Benchmarks are a key driver of progress in AI. But they also have many shortcomings. The new GPT-Fathom benchmark suite aims to reduce some of these pitfalls.
Benchmarks allow AI developers to measure the performance of their models on a variety of tasks. In the case of language models, for example, answering knowledge questions or solving logic tasks. Depending on its performance, the model receives a score that can then be compared with the results of other models.
These benchmarking results form the basis for further research decisions and, ultimately, investments. They also provide information about the strengths and weaknesses of individual methods.
Although many LLM benchmarks and rankings exist, they often lack consistent parameters and specifications, such as prompting methods, or don’t adequately account for prompt sensitivity.
This lack of consistency makes it difficult to compare or reproduce results across studies.
GPT-Fathom aims to bring structure to LLM benchmarking
Enter GPT-Fathom, an open-source evaluation kit for LLMs that addresses the above challenges. It was developed by researchers at ByteDance and the University of Illinois at Urbana-Champaign based on the existing OpenAI LLM benchmarking framework Evals.
GPT-Fathom aims to address key issues in LLM evaluation, including inconsistent settings – such as the number of examples (“shots”) in the prompt, incomplete collections of models and benchmarks, and insufficient consideration of the sensitivity of models to different prompting methods.
The team used its proprietary system to compare more than ten leading LLMs on more than 20 carefully curated benchmarks in seven skill categories, such as knowledge, logic, or programming, under consistent settings.
GPT-4 is clearly ahead
If you are a regular user of different LLMs, then the main result will not come as a surprise: GPT-4, the model behind the paid version of ChatGPT, “crushes” the competition in most benchmarks, the research team writes. GPT-4 also emerged as the winning model in a recently published benchmark on hallucinations.
Compared to OpenAI’s models in the GPT-3.5 family, GPT-4 is clearly ahead. The researchers also measured a significant performance difference in most benchmarks against Claude 2, which is currently ChatGPT’s strongest competitor. Claude 2 can’t match GPT-4, but it’s still the most capable non-OpenAI model, the researchers conclude. GPT-4’s Advanced Data Analysis model also outperforms the competition in coding.
The current best-performing open-source model, Llama 2, outperforms its predecessor, Llama-65B, in most benchmarks, especially in the reasoning and comprehension tasks. Compared to gpt-3.5-turbo-0613, Llama 2-70B shows comparable performance in safety and even outperforms it in comprehension.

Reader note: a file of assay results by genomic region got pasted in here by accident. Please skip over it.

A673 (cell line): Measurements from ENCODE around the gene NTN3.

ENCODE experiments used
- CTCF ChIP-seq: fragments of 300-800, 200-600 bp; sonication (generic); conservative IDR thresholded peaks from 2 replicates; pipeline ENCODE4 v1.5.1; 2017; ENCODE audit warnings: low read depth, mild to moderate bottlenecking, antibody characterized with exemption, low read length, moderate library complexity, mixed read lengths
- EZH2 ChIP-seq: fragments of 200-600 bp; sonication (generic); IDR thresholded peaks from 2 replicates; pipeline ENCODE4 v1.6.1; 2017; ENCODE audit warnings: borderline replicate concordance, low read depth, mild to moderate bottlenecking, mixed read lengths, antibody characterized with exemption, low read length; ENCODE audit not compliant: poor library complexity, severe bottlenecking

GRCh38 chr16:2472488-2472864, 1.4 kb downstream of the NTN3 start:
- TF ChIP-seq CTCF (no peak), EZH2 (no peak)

However, Llama 2-70B performs worse in other areas, especially in “Mathematics”, “Coding”, and “Multilingualism”. These are known weaknesses of Meta’s open-source model.
For the LLaMA-65B and Llama 2-70B models, the research team also claims to have measured a particular prompt sensitivity. For Llama 2-70B, even a small change in the prompt resulted in a drop in score from 74.0 to 55.5 points on the TriviaQA benchmark. The test assesses LLMs’ reading comprehension and ability to answer questions.
The research team also compared the evolution of OpenAI models from the early days of GPT-3 to GPT-4, and the result shows the huge leap from GPT-3 to its successors. Whether future models can make similar leaps is likely to be critical to the impact of large language models, especially on the job market.
The seesaw effect increases the complexity of LLM development
In the paper, the team also describes the “trade-off” or “seesaw” effect: A significant improvement in model performance in one area can lead to an unintended degradation of performance in another area.
For example, according to the team’s measurements, “gpt-3.5-turbo-0613” significantly improved its performance on coding benchmarks compared to its predecessor, “gpt-3.5-turbo-0301”. At the same time, however, the MATH score dropped significantly from 32.0 to 15.0.
A similar pattern can be seen for GPT-4: The model jump from gpt-4-0314 to gpt-4-0613 led to a strong performance increase on the text comprehension benchmark DROP (Discrete Reasoning Over Paragraphs).
At the same time, however, performance on the Mathematical Geometry Simple Math (MGSM) benchmark dropped significantly from 82.2 to 68.7. The benchmark measures simple computational tasks that require a basic understanding of number theory, arithmetic, and geometry.
According to the research team, these patterns underscore the complexity of training and optimizing LLMs. More research is needed to better understand these effects.